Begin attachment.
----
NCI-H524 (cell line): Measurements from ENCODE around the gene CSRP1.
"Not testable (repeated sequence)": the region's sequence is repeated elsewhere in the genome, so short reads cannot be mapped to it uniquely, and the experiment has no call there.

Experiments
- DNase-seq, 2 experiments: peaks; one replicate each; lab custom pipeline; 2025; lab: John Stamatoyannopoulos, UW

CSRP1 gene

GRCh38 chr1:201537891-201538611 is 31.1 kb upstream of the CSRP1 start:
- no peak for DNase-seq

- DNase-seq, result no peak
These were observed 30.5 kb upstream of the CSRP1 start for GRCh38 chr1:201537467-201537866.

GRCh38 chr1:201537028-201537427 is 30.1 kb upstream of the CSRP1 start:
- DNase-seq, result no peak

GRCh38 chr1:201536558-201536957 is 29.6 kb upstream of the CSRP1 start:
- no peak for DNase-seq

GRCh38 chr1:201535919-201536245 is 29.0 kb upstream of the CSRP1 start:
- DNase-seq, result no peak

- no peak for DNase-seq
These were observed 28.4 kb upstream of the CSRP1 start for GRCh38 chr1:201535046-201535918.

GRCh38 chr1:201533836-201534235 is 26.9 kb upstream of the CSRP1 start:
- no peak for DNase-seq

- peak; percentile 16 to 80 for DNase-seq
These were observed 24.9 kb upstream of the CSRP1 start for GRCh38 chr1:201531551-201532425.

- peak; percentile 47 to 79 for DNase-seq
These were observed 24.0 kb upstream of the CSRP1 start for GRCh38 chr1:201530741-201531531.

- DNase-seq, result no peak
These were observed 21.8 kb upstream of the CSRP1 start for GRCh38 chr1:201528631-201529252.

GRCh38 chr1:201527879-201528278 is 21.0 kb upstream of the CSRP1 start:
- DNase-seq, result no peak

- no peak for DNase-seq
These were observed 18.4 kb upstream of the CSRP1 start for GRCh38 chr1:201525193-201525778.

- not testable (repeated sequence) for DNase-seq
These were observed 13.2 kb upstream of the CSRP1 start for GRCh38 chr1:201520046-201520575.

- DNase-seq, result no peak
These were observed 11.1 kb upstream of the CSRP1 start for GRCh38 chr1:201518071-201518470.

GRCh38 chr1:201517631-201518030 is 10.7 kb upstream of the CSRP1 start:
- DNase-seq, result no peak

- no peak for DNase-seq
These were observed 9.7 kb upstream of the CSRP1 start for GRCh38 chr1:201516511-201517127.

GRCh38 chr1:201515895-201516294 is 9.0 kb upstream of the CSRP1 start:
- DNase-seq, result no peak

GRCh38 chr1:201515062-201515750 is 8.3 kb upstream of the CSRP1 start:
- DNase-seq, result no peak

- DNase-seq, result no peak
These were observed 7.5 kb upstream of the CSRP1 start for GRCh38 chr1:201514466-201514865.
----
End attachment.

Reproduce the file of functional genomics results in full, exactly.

NCI-H524 (cell line): Measurements from ENCODE around the gene CSRP1.
"Not testable (repeated sequence)": the region's sequence is repeated elsewhere in the genome, so short reads cannot be mapped to it uniquely, and the experiment has no call there.

Experiments
- DNase-seq, 2 experiments: peaks; one replicate each; lab custom pipeline; 2025; lab: John Stamatoyannopoulos, UW

CSRP1 gene

GRCh38 chr1:201537891-201538611 is 31.1 kb upstream of the CSRP1 start:
- no peak for DNase-seq

- DNase-seq, result no peak
These were observed 30.5 kb upstream of the CSRP1 start for GRCh38 chr1:201537467-201537866.

GRCh38 chr1:201537028-201537427 is 30.1 kb upstream of the CSRP1 start:
- DNase-seq, result no peak

GRCh38 chr1:201536558-201536957 is 29.6 kb upstream of the CSRP1 start:
- no peak for DNase-seq

GRCh38 chr1:201535919-201536245 is 29.0 kb upstream of the CSRP1 start:
- DNase-seq, result no peak

- no peak for DNase-seq
These were observed 28.4 kb upstream of the CSRP1 start for GRCh38 chr1:201535046-201535918.

GRCh38 chr1:201533836-201534235 is 26.9 kb upstream of the CSRP1 start:
- no peak for DNase-seq

- peak; percentile 16 to 80 for DNase-seq
These were observed 24.9 kb upstream of the CSRP1 start for GRCh38 chr1:201531551-201532425.

- peak; percentile 47 to 79 for DNase-seq
These were observed 24.0 kb upstream of the CSRP1 start for GRCh38 chr1:201530741-201531531.

- DNase-seq, result no peak
These were observed 21.8 kb upstream of the CSRP1 start for GRCh38 chr1:201528631-201529252.

GRCh38 chr1:201527879-201528278 is 21.0 kb upstream of the CSRP1 start:
- DNase-seq, result no peak

- no peak for DNase-seq
These were observed 18.4 kb upstream of the CSRP1 start for GRCh38 chr1:201525193-201525778.

- not testable (repeated sequence) for DNase-seq
These were observed 13.2 kb upstream of the CSRP1 start for GRCh38 chr1:201520046-201520575.

- DNase-seq, result no peak
These were observed 11.1 kb upstream of the CSRP1 start for GRCh38 chr1:201518071-201518470.

GRCh38 chr1:201517631-201518030 is 10.7 kb upstream of the CSRP1 start:
- DNase-seq, result no peak

- no peak for DNase-seq
These were observed 9.7 kb upstream of the CSRP1 start for GRCh38 chr1:201516511-201517127.

GRCh38 chr1:201515895-201516294 is 9.0 kb upstream of the CSRP1 start:
- DNase-seq, result no peak

GRCh38 chr1:201515062-201515750 is 8.3 kb upstream of the CSRP1 start:
- DNase-seq, result no peak

- DNase-seq, result no peak
These were observed 7.5 kb upstream of the CSRP1 start for GRCh38 chr1:201514466-201514865.